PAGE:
Tips from old site

July 29, 2012 at 6:49 am

Tips for Authors

Here we will post hints and tips for authors in the comments below.

We hope some of this stuff helps an aspiring writer or two in some way!

Happy writing, and reading.

Amenti Books.

First tip: Don’t Panic!

There will be times when you think you have everything sorted and suddenly BAM! the universe slaps you in the face. It might be a fish thrown by your significant other but in context with what we are talking about here it will more likely be a major, embarrassing mistake that somehow slipped through in spite of all your best efforts. Or you may be cruising along and suddenly you get ‘one starred’ in a scathing review.

No matter what the set back, and regardless of how it stings (your pride needs to grow calluses in the next few years if you want to write for public consumption), keep calm, don’t rant, and relax. Get it sorted as quickly and as calmly as you can. If it is a review, thats fine. It is one person’s opinion. Others will love your work, and you can’t please everybody.

Many authors have fallen into the review response trap, and it causes more trouble in the long run. Instead, take in what was said and if you can use it to make your work shine brighter, do so.

When that massive error comes up after you order your hundred copies, fix it. If you are worried about those copies and wasted money, well wouldn’t you know it, you just acquired a stack of ARC’s to give away. Write your little Advance Reader Copy disclaimer in the front, sign them, and you have a valuable promotional commodity for the book you are now fixing for proper release. In this game, nothing need ever be a wasted resource, only an unexpected opportunity.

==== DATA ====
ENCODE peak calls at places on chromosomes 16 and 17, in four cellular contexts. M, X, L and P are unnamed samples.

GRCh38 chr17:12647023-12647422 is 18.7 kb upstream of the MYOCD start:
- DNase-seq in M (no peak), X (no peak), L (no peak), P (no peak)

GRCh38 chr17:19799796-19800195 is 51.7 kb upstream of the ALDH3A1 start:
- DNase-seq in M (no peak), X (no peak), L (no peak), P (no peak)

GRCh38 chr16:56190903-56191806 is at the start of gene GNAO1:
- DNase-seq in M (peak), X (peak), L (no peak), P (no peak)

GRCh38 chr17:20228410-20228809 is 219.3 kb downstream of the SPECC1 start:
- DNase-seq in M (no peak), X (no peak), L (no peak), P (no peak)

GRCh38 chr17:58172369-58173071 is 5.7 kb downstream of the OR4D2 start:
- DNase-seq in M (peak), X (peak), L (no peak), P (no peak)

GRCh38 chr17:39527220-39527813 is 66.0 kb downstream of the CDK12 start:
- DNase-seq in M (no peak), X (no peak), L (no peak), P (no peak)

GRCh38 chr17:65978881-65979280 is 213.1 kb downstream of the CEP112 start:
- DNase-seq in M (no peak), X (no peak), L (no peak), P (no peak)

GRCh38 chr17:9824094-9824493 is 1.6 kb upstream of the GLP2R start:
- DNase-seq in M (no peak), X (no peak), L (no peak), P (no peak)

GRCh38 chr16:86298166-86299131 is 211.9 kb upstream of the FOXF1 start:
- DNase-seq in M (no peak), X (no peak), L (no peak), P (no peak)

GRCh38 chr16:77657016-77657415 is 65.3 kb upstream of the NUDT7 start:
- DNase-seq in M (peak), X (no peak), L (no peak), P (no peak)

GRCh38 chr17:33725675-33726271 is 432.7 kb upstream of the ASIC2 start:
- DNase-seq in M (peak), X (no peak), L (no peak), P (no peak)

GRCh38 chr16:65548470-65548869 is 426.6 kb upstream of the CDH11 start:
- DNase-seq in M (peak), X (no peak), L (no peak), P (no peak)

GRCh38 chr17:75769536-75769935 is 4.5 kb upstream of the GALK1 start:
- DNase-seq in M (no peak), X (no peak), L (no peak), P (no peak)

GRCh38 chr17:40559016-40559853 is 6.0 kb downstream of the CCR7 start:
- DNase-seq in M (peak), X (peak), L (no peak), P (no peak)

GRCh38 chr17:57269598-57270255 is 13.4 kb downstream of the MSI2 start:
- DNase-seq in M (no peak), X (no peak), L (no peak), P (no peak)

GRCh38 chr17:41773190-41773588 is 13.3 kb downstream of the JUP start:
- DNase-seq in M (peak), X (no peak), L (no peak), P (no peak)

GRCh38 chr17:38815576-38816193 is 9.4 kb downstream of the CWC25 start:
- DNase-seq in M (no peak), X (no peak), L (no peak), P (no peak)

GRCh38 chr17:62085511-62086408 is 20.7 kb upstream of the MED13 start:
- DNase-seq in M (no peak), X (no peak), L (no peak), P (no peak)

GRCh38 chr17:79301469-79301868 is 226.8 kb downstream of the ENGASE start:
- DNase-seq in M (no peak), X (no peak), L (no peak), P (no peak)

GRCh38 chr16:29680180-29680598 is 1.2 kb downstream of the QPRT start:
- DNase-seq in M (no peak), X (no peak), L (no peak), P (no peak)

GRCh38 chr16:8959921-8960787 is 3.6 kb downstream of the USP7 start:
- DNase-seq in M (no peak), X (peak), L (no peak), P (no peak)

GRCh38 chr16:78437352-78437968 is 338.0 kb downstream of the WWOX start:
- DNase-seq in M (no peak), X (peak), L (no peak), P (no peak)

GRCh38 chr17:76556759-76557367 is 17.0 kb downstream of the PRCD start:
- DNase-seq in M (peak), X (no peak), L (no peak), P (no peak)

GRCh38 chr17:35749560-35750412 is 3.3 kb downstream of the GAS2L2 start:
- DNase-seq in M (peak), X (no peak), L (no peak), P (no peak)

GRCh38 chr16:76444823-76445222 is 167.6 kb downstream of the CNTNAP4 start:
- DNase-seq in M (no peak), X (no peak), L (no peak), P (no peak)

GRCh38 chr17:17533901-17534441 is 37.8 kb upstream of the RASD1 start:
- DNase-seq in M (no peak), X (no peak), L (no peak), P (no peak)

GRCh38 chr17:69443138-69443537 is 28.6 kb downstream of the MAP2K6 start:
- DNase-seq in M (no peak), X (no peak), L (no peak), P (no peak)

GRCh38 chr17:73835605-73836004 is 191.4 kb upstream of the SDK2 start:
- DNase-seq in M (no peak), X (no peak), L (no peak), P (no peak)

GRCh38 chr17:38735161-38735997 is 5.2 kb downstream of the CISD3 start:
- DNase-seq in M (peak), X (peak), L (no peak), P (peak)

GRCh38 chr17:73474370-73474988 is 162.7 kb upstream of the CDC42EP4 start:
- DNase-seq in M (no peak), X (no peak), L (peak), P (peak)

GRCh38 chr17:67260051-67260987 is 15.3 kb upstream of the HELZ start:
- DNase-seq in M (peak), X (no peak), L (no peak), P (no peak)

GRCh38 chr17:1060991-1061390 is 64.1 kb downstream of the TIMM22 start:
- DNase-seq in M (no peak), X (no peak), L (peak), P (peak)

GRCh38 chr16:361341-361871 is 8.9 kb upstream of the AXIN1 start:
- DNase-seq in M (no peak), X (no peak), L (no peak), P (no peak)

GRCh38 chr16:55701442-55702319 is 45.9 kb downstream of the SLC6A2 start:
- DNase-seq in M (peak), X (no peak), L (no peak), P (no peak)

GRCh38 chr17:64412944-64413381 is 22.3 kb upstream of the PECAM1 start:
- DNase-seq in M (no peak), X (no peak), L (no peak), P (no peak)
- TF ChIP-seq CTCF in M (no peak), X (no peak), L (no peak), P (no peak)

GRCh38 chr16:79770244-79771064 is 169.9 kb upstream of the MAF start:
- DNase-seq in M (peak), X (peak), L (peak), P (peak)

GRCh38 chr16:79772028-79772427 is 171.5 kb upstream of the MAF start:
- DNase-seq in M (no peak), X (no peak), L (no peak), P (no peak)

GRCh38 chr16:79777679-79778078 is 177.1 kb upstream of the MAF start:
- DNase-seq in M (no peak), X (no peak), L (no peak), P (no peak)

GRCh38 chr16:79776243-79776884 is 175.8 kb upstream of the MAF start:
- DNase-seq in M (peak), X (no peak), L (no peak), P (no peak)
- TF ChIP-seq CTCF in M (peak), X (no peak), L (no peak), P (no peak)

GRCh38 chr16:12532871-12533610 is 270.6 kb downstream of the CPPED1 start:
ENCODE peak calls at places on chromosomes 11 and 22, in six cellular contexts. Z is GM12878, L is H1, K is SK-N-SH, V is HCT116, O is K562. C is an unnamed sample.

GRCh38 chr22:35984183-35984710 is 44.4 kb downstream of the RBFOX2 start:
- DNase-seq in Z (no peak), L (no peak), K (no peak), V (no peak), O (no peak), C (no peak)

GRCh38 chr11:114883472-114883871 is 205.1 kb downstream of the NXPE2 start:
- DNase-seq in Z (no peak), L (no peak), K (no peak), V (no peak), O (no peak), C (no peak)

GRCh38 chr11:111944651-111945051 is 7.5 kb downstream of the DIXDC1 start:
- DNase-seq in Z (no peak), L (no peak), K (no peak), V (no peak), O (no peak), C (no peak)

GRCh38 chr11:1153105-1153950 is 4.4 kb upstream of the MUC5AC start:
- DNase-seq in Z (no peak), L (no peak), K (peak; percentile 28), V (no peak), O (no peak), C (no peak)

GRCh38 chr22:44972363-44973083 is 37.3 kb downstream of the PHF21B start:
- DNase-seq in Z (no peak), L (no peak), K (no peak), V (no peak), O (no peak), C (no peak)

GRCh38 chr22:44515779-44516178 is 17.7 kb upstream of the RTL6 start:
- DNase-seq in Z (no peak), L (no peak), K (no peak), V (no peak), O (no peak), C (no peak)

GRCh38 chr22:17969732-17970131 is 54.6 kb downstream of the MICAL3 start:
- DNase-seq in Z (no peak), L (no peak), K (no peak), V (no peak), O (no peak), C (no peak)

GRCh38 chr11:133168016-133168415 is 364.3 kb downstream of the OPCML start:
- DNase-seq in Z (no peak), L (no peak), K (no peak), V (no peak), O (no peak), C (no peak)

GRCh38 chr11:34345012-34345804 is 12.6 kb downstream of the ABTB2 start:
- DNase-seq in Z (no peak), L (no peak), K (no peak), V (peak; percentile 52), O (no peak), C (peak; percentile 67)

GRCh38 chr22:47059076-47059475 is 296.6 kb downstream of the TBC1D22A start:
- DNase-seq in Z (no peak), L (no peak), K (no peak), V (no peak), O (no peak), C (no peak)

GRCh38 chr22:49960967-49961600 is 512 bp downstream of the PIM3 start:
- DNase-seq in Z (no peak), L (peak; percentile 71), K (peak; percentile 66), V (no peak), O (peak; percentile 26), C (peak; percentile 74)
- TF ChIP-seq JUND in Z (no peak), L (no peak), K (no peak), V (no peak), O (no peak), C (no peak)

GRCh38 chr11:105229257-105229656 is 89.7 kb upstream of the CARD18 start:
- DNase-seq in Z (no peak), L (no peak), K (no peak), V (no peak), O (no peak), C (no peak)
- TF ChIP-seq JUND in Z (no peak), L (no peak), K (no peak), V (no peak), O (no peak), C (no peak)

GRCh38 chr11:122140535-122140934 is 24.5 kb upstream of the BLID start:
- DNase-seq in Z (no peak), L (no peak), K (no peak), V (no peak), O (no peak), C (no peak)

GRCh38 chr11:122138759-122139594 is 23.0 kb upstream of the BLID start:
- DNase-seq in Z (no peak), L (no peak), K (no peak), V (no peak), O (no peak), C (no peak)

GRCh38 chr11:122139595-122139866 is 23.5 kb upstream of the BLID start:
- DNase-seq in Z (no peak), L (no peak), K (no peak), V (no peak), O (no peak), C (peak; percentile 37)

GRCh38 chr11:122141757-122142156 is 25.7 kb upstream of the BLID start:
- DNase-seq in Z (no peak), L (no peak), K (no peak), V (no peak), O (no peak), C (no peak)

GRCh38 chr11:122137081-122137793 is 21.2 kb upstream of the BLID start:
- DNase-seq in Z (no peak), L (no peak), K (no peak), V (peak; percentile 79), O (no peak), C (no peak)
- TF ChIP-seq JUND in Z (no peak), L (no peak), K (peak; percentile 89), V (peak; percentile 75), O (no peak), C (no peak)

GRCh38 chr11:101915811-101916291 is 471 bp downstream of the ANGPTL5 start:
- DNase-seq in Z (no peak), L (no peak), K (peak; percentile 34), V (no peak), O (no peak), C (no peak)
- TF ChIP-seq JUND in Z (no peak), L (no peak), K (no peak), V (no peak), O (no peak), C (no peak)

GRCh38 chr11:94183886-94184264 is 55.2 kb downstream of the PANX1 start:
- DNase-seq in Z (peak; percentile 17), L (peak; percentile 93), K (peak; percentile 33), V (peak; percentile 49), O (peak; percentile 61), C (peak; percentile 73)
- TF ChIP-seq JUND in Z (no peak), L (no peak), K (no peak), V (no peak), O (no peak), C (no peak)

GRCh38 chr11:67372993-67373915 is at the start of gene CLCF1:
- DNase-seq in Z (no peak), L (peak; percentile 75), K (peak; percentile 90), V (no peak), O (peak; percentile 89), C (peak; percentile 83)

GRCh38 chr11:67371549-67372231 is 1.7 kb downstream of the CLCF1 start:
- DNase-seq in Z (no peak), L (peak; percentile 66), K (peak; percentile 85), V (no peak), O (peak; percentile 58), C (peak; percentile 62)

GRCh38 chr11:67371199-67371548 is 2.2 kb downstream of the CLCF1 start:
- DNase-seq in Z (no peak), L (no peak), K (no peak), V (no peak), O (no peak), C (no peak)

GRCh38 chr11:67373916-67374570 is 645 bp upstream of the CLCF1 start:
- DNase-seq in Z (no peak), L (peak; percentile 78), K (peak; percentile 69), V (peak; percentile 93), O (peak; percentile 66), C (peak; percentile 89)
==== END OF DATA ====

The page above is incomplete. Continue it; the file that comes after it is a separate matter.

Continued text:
Don’t panic, pick your battles, and calmly resolve anything that you are able to. Douglas Adams already said it for us.

Don’t panic.

Second Tip: Listen.

The world is full of people who have been there before you. It is also full of people who think they have, but haven’t. There are great editors out there, and there are also people who claim to be great editors. Learn to spot the difference.

Every author will have a moment when professional help is needed. If you can’t trust your professional to do the job, you need to be able to see that. We have all seen authors who have paid for editing, or paid for cover art, and received nothing of worth for their troubles.

Listen carefully to the writers in your world. Pay attention to what people are saying. If the editor you are considering has edited a book you might read one day, read it. Then listen to your reader voice when it says “I don’t like that”. If the editor is not compatible with you, then find one who is. But listen carefully. That said, a good editor you fight with is far better than a bad editor you adore.

By listening carefully, you will learn who to listen to, and who to ignore politely. But most of all, you will give yourself and your work access to the best possible professional help when you most need it.

Third Tip: Edit Everything.

You may be a master of telling stories, but you will never get far without good editing. Now, most authors need a professional editor, but paying for one does not let you off the grammar or spelling hook. Good copy editing habits will serve you well for your entire writing career.

When we say edit everything, we mean everything. Posting on a forum? Edit that sucker! Posting a letter or writing an email? Edit that too. Edit yourself in everything you do. Reread absolutely every bit of writing you do in your daily life, and fix every mistake you find.

If you are unsure of a change, when next you are talking to an editor, ask about it. You will find yourself learning more and more through this simple self editing practice, and in time this will clean your prose to a point where your story flows better, and your editor is happier.

Also if you are posting publicly, and not editing what you write, many people will assume your books are the same. So by editing everything, you are promoting the good quality of your work.

The cleaner the starting product, the better the finished book. You will thank yourself in the long run!